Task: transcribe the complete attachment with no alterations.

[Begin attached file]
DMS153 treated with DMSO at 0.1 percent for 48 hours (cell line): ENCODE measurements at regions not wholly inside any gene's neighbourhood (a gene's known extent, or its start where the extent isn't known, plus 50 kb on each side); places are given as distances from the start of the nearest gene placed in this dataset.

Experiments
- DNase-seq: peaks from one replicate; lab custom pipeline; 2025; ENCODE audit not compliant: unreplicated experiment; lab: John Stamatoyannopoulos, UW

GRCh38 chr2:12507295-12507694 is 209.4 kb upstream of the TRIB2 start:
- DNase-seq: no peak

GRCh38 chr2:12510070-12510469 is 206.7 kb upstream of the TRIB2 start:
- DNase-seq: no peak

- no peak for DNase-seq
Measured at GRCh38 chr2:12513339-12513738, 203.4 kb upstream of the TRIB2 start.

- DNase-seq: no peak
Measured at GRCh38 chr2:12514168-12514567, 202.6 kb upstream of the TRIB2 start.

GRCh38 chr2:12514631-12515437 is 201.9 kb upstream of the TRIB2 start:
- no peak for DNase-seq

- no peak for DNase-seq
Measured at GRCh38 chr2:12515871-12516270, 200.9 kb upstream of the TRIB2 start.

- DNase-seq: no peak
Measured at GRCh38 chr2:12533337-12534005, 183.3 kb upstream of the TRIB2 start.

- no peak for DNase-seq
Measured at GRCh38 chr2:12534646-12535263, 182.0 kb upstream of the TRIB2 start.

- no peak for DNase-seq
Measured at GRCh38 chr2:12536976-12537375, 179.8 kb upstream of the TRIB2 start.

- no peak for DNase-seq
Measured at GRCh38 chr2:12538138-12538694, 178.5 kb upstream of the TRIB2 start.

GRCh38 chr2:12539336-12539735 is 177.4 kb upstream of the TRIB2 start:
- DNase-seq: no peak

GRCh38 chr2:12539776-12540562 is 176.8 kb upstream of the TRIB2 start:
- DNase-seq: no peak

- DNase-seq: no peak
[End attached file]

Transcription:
DMS153 treated with DMSO at 0.1 percent for 48 hours (cell line): ENCODE measurements at regions not wholly inside any gene's neighbourhood (a gene's known extent, or its start where the extent isn't known, plus 50 kb on each side); places are given as distances from the start of the nearest gene placed in this dataset.

Experiments
- DNase-seq: peaks from one replicate; lab custom pipeline; 2025; ENCODE audit not compliant: unreplicated experiment; lab: John Stamatoyannopoulos, UW

GRCh38 chr2:12507295-12507694 is 209.4 kb upstream of the TRIB2 start:
- DNase-seq: no peak

GRCh38 chr2:12510070-12510469 is 206.7 kb upstream of the TRIB2 start:
- DNase-seq: no peak

- no peak for DNase-seq
Measured at GRCh38 chr2:12513339-12513738, 203.4 kb upstream of the TRIB2 start.

- DNase-seq: no peak
Measured at GRCh38 chr2:12514168-12514567, 202.6 kb upstream of the TRIB2 start.

GRCh38 chr2:12514631-12515437 is 201.9 kb upstream of the TRIB2 start:
- no peak for DNase-seq

- no peak for DNase-seq
Measured at GRCh38 chr2:12515871-12516270, 200.9 kb upstream of the TRIB2 start.

- DNase-seq: no peak
Measured at GRCh38 chr2:12533337-12534005, 183.3 kb upstream of the TRIB2 start.

- no peak for DNase-seq
Measured at GRCh38 chr2:12534646-12535263, 182.0 kb upstream of the TRIB2 start.

- no peak for DNase-seq
Measured at GRCh38 chr2:12536976-12537375, 179.8 kb upstream of the TRIB2 start.

- no peak for DNase-seq
Measured at GRCh38 chr2:12538138-12538694, 178.5 kb upstream of the TRIB2 start.

GRCh38 chr2:12539336-12539735 is 177.4 kb upstream of the TRIB2 start:
- DNase-seq: no peak

GRCh38 chr2:12539776-12540562 is 176.8 kb upstream of the TRIB2 start:
- DNase-seq: no peak

- DNase-seq: no peak